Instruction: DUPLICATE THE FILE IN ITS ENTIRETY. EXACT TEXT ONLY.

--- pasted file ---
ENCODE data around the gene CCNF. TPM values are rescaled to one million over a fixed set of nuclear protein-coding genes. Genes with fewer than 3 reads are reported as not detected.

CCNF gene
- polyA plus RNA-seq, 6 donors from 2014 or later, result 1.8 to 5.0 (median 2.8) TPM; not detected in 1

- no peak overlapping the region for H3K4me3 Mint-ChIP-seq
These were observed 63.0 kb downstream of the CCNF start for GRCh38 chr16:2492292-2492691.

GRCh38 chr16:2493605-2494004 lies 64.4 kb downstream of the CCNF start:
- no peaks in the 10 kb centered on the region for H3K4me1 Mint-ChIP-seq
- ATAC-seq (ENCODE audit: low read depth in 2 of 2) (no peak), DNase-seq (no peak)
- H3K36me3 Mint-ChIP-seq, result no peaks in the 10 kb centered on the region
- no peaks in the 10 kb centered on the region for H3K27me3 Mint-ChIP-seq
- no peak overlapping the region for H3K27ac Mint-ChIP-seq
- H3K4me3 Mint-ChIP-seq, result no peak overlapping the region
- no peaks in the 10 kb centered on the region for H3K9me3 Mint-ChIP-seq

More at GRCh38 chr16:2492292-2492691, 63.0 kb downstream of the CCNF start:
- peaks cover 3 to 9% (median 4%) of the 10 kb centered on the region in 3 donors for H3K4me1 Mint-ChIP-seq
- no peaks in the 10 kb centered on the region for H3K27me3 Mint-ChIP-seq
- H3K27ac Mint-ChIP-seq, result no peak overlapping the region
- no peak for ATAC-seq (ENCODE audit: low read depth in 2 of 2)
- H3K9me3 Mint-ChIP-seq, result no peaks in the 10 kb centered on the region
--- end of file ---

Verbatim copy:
ENCODE data around the gene CCNF. TPM values are rescaled to one million over a fixed set of nuclear protein-coding genes. Genes with fewer than 3 reads are reported as not detected.

CCNF gene
- polyA plus RNA-seq, 6 donors from 2014 or later, result 1.8 to 5.0 (median 2.8) TPM; not detected in 1

- no peak overlapping the region for H3K4me3 Mint-ChIP-seq
These were observed 63.0 kb downstream of the CCNF start for GRCh38 chr16:2492292-2492691.

GRCh38 chr16:2493605-2494004 lies 64.4 kb downstream of the CCNF start:
- no peaks in the 10 kb centered on the region for H3K4me1 Mint-ChIP-seq
- ATAC-seq (ENCODE audit: low read depth in 2 of 2) (no peak), DNase-seq (no peak)
- H3K36me3 Mint-ChIP-seq, result no peaks in the 10 kb centered on the region
- no peaks in the 10 kb centered on the region for H3K27me3 Mint-ChIP-seq
- no peak overlapping the region for H3K27ac Mint-ChIP-seq
- H3K4me3 Mint-ChIP-seq, result no peak overlapping the region
- no peaks in the 10 kb centered on the region for H3K9me3 Mint-ChIP-seq

More at GRCh38 chr16:2492292-2492691, 63.0 kb downstream of the CCNF start:
- peaks cover 3 to 9% (median 4%) of the 10 kb centered on the region in 3 donors for H3K4me1 Mint-ChIP-seq
- no peaks in the 10 kb centered on the region for H3K27me3 Mint-ChIP-seq
- H3K27ac Mint-ChIP-seq, result no peak overlapping the region
- no peak for ATAC-seq (ENCODE audit: low read depth in 2 of 2)
- H3K9me3 Mint-ChIP-seq, result no peaks in the 10 kb centered on the region